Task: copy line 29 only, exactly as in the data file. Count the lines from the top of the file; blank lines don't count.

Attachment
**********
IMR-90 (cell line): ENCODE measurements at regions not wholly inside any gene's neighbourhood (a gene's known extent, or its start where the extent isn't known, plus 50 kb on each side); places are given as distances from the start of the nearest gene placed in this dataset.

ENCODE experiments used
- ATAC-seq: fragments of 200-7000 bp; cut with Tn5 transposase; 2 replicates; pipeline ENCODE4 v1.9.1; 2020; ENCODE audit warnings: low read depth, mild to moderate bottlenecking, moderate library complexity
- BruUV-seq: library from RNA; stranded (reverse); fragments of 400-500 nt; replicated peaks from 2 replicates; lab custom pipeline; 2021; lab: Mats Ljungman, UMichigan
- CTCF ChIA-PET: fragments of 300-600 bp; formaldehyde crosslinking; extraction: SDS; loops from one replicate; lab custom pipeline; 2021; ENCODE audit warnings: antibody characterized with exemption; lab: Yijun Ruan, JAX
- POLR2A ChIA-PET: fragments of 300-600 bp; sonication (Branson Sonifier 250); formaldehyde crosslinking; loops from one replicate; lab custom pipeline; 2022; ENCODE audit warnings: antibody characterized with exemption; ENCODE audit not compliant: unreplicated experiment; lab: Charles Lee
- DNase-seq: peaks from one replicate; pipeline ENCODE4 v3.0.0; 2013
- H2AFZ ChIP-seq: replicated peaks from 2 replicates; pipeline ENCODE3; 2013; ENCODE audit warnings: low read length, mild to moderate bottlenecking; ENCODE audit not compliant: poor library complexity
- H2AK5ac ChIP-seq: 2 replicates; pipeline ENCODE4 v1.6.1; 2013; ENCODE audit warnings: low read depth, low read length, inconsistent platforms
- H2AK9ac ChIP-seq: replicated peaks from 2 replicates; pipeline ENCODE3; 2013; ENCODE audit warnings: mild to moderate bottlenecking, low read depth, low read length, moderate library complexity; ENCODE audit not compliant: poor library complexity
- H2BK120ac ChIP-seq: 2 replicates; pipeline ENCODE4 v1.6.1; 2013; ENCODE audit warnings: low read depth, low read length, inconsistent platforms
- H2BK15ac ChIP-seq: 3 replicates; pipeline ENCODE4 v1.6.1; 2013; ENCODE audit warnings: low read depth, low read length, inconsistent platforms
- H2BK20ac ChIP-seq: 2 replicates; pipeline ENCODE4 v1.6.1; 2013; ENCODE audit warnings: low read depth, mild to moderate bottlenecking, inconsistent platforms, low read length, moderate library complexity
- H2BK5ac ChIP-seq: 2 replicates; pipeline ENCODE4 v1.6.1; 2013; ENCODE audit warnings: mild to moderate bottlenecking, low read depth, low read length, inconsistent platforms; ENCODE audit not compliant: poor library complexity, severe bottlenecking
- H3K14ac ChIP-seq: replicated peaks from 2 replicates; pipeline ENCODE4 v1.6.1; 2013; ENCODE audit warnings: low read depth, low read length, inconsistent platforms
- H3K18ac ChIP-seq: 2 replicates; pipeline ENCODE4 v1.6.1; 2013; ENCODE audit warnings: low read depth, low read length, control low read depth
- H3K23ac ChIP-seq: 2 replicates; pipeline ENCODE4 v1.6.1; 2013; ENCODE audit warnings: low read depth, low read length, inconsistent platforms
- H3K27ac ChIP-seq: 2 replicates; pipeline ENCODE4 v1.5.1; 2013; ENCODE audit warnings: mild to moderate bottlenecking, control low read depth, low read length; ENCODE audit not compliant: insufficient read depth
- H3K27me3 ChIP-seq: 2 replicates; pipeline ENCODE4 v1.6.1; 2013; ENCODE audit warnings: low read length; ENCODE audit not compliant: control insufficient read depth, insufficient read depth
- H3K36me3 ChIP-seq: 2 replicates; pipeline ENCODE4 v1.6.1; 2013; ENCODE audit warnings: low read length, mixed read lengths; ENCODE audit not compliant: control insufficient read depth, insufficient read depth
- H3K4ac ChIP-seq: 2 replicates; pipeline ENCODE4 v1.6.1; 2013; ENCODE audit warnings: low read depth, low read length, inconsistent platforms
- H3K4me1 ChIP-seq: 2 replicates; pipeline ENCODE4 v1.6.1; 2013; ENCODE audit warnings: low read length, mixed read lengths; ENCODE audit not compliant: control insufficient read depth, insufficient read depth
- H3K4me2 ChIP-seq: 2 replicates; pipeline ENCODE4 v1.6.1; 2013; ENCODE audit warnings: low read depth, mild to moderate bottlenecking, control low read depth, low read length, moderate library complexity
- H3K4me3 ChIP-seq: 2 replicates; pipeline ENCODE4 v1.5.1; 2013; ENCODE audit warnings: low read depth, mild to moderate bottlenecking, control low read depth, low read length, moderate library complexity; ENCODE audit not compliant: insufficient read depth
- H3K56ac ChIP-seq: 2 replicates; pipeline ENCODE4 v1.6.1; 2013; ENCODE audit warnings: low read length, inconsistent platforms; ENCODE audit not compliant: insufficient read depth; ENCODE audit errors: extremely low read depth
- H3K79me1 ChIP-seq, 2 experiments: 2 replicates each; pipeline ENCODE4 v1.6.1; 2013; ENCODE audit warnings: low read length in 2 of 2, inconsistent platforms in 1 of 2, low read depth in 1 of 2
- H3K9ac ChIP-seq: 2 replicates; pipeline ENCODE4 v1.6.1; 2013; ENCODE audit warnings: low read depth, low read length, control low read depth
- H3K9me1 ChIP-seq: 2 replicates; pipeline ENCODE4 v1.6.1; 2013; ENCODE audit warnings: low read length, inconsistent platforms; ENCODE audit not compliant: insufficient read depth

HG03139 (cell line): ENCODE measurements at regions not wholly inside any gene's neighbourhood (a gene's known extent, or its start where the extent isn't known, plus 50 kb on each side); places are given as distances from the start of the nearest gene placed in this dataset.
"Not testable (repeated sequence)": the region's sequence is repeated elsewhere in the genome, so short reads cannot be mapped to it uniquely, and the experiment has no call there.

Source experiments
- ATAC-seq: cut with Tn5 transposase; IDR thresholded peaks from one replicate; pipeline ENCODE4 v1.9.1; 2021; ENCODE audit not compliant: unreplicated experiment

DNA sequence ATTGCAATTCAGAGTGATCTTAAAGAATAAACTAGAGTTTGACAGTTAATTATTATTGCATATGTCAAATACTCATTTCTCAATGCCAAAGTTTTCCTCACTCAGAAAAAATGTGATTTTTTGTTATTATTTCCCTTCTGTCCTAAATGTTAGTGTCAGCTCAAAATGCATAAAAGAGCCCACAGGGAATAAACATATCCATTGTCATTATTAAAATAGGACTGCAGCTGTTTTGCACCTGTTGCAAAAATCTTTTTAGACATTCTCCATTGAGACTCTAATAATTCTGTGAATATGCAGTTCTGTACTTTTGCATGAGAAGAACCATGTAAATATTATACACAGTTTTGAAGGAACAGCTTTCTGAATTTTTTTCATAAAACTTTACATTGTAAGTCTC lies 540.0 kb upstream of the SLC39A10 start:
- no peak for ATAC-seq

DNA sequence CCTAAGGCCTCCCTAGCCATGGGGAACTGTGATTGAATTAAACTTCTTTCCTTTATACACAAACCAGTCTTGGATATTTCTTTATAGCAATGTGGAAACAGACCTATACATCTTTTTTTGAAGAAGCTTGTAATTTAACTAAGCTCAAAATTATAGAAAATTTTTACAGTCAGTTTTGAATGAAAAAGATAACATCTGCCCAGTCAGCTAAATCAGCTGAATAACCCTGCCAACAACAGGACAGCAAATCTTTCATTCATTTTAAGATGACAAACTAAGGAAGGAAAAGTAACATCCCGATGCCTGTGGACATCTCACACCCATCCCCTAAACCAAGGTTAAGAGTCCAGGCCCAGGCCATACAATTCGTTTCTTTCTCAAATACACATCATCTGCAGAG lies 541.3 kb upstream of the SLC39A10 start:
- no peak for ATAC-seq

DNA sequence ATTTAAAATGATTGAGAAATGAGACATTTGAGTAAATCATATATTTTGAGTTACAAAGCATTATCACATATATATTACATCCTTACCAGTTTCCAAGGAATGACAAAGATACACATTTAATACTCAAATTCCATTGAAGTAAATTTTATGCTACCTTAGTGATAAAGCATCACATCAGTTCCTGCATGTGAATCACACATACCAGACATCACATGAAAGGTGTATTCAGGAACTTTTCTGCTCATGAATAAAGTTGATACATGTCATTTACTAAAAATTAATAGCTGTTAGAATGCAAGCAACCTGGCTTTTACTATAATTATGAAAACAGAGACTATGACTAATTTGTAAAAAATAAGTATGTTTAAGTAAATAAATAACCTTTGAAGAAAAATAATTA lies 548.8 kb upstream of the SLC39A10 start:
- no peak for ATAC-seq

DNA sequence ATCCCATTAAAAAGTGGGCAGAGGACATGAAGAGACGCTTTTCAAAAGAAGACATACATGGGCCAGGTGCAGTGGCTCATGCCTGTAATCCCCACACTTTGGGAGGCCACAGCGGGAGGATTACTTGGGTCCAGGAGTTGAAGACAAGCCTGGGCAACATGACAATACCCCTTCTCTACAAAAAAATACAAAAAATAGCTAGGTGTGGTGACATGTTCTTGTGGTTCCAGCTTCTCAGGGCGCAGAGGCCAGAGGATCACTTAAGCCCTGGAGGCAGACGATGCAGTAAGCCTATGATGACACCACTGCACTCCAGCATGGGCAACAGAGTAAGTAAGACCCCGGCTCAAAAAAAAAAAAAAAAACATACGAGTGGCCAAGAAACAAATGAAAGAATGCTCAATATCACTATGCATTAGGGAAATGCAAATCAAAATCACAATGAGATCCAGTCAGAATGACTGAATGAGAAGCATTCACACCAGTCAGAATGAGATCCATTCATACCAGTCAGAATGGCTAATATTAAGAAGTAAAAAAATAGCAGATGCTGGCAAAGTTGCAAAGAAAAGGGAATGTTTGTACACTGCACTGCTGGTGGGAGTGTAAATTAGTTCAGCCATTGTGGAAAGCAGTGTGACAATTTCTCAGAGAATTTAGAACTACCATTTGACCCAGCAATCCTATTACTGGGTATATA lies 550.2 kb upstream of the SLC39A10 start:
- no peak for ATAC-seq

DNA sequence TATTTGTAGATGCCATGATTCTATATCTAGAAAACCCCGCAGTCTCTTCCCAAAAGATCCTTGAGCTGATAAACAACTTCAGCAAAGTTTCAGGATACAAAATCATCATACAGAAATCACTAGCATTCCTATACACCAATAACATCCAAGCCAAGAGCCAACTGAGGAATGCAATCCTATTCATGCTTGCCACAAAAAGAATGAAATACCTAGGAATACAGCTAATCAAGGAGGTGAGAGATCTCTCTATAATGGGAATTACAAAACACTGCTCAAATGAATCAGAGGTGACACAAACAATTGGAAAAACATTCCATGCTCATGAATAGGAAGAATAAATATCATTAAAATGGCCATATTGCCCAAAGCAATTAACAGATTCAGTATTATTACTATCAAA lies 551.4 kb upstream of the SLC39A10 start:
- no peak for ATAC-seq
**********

HG03139 (cell line): ENCODE measurements at regions not wholly inside any gene's neighbourhood (a gene's known extent, or its start where the extent isn't known, plus 50 kb on each side); places are given as distances from the start of the nearest gene placed in this dataset.